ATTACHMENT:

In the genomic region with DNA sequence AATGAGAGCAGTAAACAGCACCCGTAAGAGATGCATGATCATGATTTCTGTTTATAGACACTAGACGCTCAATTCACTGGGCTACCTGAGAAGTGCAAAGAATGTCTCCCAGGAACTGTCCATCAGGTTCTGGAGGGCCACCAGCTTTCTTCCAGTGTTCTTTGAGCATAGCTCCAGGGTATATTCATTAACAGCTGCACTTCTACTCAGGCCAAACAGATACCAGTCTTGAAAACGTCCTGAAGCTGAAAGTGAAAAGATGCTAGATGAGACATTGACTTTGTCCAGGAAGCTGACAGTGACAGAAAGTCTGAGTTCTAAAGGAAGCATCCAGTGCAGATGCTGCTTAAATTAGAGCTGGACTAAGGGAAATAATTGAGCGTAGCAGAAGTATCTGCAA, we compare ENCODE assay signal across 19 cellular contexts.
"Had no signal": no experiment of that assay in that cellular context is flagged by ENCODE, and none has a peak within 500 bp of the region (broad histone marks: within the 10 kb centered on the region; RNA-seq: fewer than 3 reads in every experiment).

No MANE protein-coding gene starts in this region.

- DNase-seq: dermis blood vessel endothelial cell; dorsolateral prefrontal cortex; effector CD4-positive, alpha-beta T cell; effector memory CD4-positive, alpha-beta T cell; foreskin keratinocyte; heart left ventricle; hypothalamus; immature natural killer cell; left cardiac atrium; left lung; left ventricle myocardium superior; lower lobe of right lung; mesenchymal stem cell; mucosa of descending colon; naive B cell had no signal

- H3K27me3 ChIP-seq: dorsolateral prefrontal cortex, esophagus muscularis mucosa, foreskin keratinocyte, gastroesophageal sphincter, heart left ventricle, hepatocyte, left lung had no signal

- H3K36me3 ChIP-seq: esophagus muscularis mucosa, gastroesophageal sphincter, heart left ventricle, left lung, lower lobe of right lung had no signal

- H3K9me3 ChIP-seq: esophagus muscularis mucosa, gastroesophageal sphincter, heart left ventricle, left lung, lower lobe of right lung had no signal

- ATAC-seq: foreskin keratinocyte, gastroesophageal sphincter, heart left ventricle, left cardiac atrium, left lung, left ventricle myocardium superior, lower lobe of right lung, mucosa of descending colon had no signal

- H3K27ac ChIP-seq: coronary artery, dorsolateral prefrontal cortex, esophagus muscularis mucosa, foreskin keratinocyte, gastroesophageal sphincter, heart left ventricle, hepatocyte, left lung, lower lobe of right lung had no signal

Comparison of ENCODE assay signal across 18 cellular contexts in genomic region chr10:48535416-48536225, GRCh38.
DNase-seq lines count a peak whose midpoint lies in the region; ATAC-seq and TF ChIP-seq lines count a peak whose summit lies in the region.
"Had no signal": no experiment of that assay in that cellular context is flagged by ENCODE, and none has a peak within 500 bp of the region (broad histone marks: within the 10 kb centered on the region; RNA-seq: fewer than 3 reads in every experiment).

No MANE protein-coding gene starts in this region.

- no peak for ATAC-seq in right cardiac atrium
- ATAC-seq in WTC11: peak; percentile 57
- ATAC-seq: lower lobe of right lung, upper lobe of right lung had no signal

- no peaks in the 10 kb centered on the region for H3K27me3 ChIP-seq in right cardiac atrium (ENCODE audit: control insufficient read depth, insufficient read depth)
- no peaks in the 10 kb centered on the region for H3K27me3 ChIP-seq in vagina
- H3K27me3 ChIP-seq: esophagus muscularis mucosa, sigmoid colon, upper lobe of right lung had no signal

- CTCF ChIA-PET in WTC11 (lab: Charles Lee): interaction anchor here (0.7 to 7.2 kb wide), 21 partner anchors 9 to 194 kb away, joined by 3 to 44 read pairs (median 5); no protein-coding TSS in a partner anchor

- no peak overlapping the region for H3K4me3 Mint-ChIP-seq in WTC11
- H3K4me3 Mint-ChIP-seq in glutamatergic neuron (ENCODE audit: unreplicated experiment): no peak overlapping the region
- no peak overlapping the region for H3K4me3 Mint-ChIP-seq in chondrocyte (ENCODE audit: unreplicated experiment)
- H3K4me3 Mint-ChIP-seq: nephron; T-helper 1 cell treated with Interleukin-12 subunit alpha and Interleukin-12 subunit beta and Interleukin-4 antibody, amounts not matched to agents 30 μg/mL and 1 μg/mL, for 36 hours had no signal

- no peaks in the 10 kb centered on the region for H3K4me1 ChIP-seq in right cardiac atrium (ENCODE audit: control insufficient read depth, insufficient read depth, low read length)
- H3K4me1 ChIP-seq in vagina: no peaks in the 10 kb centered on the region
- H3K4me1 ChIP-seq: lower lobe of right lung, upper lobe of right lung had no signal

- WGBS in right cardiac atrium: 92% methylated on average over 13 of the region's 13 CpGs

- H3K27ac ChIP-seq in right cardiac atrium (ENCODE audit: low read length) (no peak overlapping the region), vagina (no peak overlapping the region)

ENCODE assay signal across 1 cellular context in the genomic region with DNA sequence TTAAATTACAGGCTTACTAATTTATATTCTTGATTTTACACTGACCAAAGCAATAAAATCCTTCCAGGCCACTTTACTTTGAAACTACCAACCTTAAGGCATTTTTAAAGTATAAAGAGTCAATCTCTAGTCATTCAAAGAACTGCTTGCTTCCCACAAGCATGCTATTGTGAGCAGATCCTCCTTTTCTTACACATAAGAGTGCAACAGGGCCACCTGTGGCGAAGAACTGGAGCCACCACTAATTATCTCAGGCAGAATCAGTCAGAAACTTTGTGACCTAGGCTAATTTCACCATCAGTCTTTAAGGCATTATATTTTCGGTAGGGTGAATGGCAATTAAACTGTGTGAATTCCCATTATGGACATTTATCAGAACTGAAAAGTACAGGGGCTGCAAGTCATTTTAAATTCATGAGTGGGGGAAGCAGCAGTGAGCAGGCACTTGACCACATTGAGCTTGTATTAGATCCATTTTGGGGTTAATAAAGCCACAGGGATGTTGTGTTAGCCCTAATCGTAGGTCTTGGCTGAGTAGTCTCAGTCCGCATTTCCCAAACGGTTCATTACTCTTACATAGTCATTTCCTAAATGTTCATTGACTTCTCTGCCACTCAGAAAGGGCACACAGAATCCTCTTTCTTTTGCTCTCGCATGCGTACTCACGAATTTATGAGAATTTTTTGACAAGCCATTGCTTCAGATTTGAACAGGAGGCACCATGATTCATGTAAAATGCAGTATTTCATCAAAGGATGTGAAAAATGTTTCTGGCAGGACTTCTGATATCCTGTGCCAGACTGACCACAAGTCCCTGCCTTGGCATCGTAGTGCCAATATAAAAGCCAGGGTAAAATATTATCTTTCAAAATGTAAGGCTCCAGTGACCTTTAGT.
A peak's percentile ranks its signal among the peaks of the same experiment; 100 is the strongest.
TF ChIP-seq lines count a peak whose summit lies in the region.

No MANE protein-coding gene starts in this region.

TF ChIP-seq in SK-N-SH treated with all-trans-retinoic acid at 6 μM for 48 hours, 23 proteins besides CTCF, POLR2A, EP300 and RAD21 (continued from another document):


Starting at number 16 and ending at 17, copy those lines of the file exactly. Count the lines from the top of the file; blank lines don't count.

- ATAC-seq: lower lobe of right lung, upper lobe of right lung had no signal

- no peaks in the 10 kb centered on the region for H3K27me3 ChIP-seq in right cardiac atrium (ENCODE audit: control insufficient read depth, insufficient read depth)